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Amy Schumer’s Vanity Fair Cover Is Everything That’s Right With America


The matter of who graces the latest cover of magazines like Vanity Fair is hardly life-altering or earth-shattering. That said, the magazine certainly boasts news-making gravitas. Remember last year, when Bruce Jenner made the cover debuting as Caitlyn? It’s certainly still trying to influence the public sphere in terms of fashion, politics, culture, and Hollywood.

If Vanity Fair is a case study of the intersection between what’s important and what’s interesting, this month’s cover featuring Amy Schumer demonstrates neither.

In the past year, Vanity Fair has issued a veritable range of celebrity covers, ranging from Caitlyn Jenner to Fox News’ Megyn Kelly to this month’s, comedian Amy Schumer. While I’m somewhere between rolling my eyes at the choice of Jenner and applauding Kelly, I feel downright loathsome at the thought of seeing Schumer within view while in my grocer’s checkout line for the next month.

Grant it, Schumer is in vogue among my generation. She has a sense of humor many people enjoy, her Comedy Central show “Inside Amy Schumer” is popular, and so was the movie in which she wrote and starred, “Trainwreck.” Personally I don’t care for comedy in her style, but that’s not why I think she’s a bad choice for Vanity Fair.

Amy Schumer: Not So Awesome

First, Schumer is a self-identified slut, as that linked 2009 screenshot shows. Remember last year’s sexually suggestive yet bizarre GQ Star Wars mashup? She presented a special a few days ago on Comedy Central: “Rachel Feinstein: Only Whores Wear Purple.” And in one of the photos from the Vanity Fair shoot, Schumer is wearing nothing but a T-shirt, and her nether regions are “on fire.”  This is one of photos from the Vanity Fair issue. Keepin’ it classy, eh?

Yet when a fan and young comedian posted a photo of her with a joke about her known ideals, she responded with stinging criticism, unable to laugh at the joke at her expense.

Second, Schumer is not that funny or original. Several comedians have accused her of stealing their jokes, which she denies, and others think many of her jokes are racist. Of course, the bar is a bit lower for a comedian—I mean, can’t we all just take a joke?—and to an extent I get that, but does it mean she should be lauded as a role model?

Critics and Fans

Still, she has a fanbase, especially in the press. USA Today: Schumer has “figured out the formula for being famous and funny”; Huffington Post: Schumer’s “red-hot”; and Cosmopolitan are all raving about her Vanity Fair cover shoot. When her show “Inside Amy Schumer” returned for a third season last year, it did with about a million viewers. That was its smallest opening yet, but clearly she has fans.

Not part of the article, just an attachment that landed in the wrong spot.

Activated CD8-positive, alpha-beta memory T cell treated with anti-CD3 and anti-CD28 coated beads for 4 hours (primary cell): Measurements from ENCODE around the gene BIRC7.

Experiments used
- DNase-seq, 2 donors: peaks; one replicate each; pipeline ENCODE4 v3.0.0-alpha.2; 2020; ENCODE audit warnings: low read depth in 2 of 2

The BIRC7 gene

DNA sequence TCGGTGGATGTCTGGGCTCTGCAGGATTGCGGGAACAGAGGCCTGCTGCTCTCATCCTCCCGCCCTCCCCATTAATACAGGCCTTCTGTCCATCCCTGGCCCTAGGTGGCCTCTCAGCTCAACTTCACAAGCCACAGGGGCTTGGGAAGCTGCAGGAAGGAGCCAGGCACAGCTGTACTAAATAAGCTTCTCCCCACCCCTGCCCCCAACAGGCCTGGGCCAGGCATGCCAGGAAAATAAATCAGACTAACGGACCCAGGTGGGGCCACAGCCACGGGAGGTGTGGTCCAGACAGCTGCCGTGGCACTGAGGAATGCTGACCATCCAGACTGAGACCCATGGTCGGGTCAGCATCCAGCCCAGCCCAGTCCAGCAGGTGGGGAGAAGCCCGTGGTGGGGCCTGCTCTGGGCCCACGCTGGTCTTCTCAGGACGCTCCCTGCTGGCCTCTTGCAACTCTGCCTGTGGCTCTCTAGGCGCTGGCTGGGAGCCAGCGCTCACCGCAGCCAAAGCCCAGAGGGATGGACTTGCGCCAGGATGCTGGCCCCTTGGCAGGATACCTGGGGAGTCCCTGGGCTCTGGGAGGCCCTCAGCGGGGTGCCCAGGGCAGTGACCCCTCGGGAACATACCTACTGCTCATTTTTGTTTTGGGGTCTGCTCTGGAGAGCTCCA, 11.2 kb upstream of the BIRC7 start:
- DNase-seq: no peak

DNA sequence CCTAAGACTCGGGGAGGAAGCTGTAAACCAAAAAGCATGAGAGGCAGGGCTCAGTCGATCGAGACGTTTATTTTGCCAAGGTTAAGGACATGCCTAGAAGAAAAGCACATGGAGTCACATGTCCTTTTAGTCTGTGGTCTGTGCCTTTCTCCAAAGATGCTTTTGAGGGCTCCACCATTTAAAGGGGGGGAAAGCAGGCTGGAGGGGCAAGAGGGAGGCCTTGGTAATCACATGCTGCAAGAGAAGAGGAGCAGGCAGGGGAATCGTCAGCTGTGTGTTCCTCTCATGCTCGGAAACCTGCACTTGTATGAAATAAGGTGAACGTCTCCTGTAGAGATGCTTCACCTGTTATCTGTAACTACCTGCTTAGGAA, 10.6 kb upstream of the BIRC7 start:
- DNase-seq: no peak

She has a few critics, as well. Writer Anne Thériault said Schumer’s comedy perpetuates “gendered stereotypes.” She wrote:

While Schumer is undoubtedly funny and talented, a lot of her work seems like the same old bullshit being sold to us in glossy feminist packaging. It seems like people are quick to turn a blind eye to Schumer’s more troublesome work because she’s one of the ‘good’ ones. But how good can a comedian be when they’re using their platform to punch down? Of course, everyone is flawed and no one is perfect, but not making racist jokes is pretty basic. And the same goes for perpetuating harmful stereotypes about women.


Not Least, Amy Schumer Is No Role Model

While standards for comedians may differ, and rightfully so, from the usual Hollywood pack of inspirational and talented, surely we haven’t yet reached a place where anything goes, where we applaud anyone for…anything? Schumer lacks purpose and direction, and her priorities fail to represent those a role model should embrace and exemplify.

Surely we haven’t yet reached a place where anything goes, where we applaud anyone for…anything?

As Schumer told Vanity Fair regarding her shoot. “I begged Annie to photograph me with no underwear on in just a T-shirt. I explained to her how important it was to me and she finally agreed. I felt powerful and beautiful. She understood once we shot it. Or maybe she ran to the bathroom to throw up. It was one of the most meaningful moments of my life.”

It’s likely Schumer was speaking tongue in cheek, but if not, being photographed naked (with your private parts Photoshopped later to look like they are on fire) is hardly a noteworthy or aspirational event. Showing off your cooch for the world to see isn’t brave, it’s trampy. It doesn’t model boldness and bravery, but instead seems desperate and vapid.

In her comedy routines, film, and photo shoots, Schumer has fully embraced a form of feminism that is neither convincing, powerful, interesting, nor empowering. Somehow Hollywood and magazines like Vanity Fair have devolved into thinking that being edgy, crude, tasteless, trampy and narcissistic are valuable traits that women, especially younger women, should admire. That’s patently absurd and will have negative consequences for women in future generations who aspire to be funny and famous.